CyberJudicata Weekly Debrief (1/13–17)
This week's Weekly Debrief covers a variety of issues, like NSA general counsel's security warnings, IoT security's worst kept secret, Emotet malware, Washington state privacy law, and the CCPA.
"The U.S. government needs to do more to protect itself in cyberspace as adversaries’ technological capabilities rise, according to the departing general counsel of the NSA. Glenn Gerstell, who is leaving the NSA later this year, said the expanding threat landscape — caused by the combination of nation-state’s capabilities and the onset of technologies such as 5G, artificial intelligence and the internet of things — presented several challenges that the intelligence community must grapple with long after he leaves the agency."
"By improving access to data and taking advantage of them in fundamentally different ways to drive profitability, IT security executives are rapidly changing perceptions of their office. Although making better sense of and use of data may be standard fare in other areas of the enterprise, who knew that modern IoT cybersecurity solutions would become network security’s newest professional lever? Actually, we should have seen it coming, because digital transformation always starts with visibility and that’s exactly what market-leading IoT cybersecurity solutions are delivering."
"Malware described by the DHS as among the worst ever continues to evolve and grow, researchers from Cisco Talos, Cofense, and Check Point Software say. In a troubling development for organizations, security researchers are reporting a recent resurgence in activity related to Emotet — malware that the US Department of Homeland Security (DHS) has previously described as among the most destructive ever."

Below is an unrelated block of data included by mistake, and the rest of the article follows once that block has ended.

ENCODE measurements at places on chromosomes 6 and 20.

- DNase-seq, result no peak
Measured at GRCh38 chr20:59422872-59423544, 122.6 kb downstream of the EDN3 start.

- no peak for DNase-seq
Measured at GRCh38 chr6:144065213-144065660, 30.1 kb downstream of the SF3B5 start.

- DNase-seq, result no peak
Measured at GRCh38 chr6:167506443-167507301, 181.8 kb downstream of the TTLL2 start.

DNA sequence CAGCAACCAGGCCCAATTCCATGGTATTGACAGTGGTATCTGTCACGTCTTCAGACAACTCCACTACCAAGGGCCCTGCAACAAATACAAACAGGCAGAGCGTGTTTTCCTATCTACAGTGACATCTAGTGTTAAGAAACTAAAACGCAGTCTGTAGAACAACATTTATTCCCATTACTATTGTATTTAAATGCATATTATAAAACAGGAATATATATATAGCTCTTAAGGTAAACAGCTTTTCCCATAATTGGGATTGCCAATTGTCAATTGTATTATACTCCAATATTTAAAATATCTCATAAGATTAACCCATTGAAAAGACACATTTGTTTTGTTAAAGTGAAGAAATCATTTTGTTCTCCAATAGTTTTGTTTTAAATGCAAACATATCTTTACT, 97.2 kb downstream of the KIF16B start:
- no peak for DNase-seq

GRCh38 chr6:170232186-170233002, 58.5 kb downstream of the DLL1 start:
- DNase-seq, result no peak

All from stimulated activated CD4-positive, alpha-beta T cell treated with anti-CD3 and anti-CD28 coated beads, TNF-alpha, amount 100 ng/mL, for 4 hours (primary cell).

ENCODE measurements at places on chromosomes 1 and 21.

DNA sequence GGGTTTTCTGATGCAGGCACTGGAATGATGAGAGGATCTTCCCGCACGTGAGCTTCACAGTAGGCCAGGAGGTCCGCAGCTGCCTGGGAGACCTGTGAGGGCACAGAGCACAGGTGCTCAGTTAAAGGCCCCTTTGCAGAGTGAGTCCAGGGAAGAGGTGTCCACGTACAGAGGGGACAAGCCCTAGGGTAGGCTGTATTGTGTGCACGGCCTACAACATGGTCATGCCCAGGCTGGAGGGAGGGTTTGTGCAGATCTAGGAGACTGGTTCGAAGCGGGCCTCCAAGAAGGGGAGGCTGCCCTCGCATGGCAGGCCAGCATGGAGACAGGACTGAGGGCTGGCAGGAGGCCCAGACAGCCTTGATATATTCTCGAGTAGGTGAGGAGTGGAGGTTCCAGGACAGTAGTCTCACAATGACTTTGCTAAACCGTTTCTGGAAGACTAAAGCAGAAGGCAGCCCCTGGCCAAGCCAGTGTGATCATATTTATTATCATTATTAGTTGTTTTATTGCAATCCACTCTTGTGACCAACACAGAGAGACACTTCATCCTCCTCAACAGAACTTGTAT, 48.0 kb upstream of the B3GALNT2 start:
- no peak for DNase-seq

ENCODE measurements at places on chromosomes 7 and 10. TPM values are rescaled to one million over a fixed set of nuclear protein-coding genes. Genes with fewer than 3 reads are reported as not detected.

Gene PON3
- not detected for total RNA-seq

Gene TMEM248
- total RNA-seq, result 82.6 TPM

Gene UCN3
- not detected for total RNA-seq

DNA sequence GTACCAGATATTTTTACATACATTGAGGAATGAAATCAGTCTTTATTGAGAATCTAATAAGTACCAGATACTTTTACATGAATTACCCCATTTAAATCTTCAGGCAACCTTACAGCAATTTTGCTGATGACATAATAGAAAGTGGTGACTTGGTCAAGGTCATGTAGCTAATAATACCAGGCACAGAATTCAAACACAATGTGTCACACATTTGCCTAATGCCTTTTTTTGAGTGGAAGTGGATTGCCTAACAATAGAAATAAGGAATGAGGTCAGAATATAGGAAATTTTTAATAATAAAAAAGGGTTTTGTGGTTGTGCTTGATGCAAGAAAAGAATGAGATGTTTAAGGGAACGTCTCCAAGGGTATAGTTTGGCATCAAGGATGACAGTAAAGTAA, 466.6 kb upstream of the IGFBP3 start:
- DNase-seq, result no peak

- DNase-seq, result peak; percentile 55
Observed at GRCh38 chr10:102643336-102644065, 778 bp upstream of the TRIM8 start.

"Washington lawmakers are making another push to pass privacy regulations that govern companies’ collection and sale of people’s private digital information. A proposal to implement European-style data-privacy regulations — with more consumer rights about the personal information gathered — fell apart last year, in part because of questions about whether it offered enough protections and how it addressed facial-recognition programs."
"The holidays are over. 2020 is upon us. And for American businesses with any connection to California, this means one thing: the California Consumer Privacy Act (CCPA), America’s version of GDPR is here. It is a phased launch. The law is in effect. But the most onerous provisions will only take effect on July 1. That is when the California Attorney General may enforce the CCPA’s toughest requirements."
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